My mother stirred her coffee absentimdedly; her focus was on the blurry picture of us in her hands.
It was a terrible photo: my hair was knotty, frizzy, sticking in all directions and her face was all scrunched up in a weird smile. But there was something different about this one.
It was true happiness. It wasn’t posed like so many of our other photographs with the hideous backgrounds. You know, the one she had to drag me to Walmart to take? This one captured the moment, the peace, one of the rare times our laughter wasn’t forced. I forget why we were so hysterical. Something stupid, I’m sure.
Mom rubbed her thumb over my cheek and took a deep breath, like she was about to slip under water. “God. Why? Why did you have to take her?” she whispered. A tear dropped from her eye. “Oh, Gigi. My baby girl. Can I love no one without having them taken away?” she screamed at no one.
The tears were streaming down her face now. This killed me. Why did this have to happen? Our lives were two big sob stories. I was almost happy to get out. But I’d stay for her. Everything Mom ever had was taken from her. I should have kept fighting. I shouldn’t have let myself die. But I did.
Annabeth stood next to me. I could tell she was fighting back tears. She barely knew me, and didn’t know my mother at all, but she was so sad for us. I was grateful for Annabeth. Without her… Well I don’t know where I’d be.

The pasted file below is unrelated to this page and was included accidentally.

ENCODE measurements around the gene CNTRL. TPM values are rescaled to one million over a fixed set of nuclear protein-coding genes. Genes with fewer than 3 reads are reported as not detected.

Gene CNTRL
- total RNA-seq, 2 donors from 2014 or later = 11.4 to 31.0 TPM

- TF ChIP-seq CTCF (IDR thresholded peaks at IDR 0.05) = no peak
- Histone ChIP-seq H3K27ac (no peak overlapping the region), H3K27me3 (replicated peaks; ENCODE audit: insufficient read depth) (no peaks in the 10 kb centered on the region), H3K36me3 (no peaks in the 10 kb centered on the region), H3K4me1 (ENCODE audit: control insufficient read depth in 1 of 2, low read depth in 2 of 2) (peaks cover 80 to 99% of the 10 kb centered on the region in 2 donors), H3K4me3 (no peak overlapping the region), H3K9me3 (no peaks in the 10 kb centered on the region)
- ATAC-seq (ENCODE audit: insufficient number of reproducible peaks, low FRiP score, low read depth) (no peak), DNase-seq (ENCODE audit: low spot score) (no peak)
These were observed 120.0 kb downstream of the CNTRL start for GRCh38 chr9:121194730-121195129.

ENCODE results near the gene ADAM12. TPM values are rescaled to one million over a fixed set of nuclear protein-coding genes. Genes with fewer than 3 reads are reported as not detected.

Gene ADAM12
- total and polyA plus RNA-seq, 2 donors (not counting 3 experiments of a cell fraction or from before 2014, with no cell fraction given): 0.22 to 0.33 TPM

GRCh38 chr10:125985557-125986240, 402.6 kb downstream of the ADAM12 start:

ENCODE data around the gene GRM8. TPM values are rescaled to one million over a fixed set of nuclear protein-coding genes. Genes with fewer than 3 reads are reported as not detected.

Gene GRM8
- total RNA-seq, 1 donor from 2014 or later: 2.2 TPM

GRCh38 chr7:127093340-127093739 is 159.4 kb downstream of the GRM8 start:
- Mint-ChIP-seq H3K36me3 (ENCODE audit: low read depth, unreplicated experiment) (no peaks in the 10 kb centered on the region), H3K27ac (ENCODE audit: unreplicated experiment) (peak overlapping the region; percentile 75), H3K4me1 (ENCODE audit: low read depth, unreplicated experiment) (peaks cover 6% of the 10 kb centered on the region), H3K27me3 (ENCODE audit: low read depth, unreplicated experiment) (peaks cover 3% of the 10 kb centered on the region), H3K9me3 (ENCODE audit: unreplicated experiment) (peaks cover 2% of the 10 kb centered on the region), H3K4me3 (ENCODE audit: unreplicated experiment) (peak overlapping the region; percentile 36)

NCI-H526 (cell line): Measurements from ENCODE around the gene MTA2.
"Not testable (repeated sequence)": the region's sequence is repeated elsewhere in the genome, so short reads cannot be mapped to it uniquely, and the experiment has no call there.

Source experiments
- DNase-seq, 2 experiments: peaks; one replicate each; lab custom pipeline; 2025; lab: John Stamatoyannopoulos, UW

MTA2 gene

Annabeth reached out and put her hand on my shoulder. “You do not have to stay here,” she said tonelessly. “This won’t help you.” I knew she was right. But I had to watch over my mother, like she always promised to do to me. She assumed her time would come before mine.
“Annabeth, I can’t leave her like this.”
“There’s nothing you can do to help her anyway,” she whispered. Annabeth was such a blonde sometimes, but when she needed to, she came through. I loved her for it. I thought about Jo. Was she really even a friend? She was a bad influence, that’s for sure. I wondered what it would be like if we never became friends. Would I have wanted to go to that party so badly? Would I have died?
I sighed. Why was I blaming Jo? She’d been incarcerated for the past three months. But, honestly, Jo was terrrible.
“I know,” I mumbled.
“We should go,” Annabeth warned. “This isn’t going to make you feel any better.”
“Then we should leave.”
She sighed and grabbed my wrist. “Let’s go.”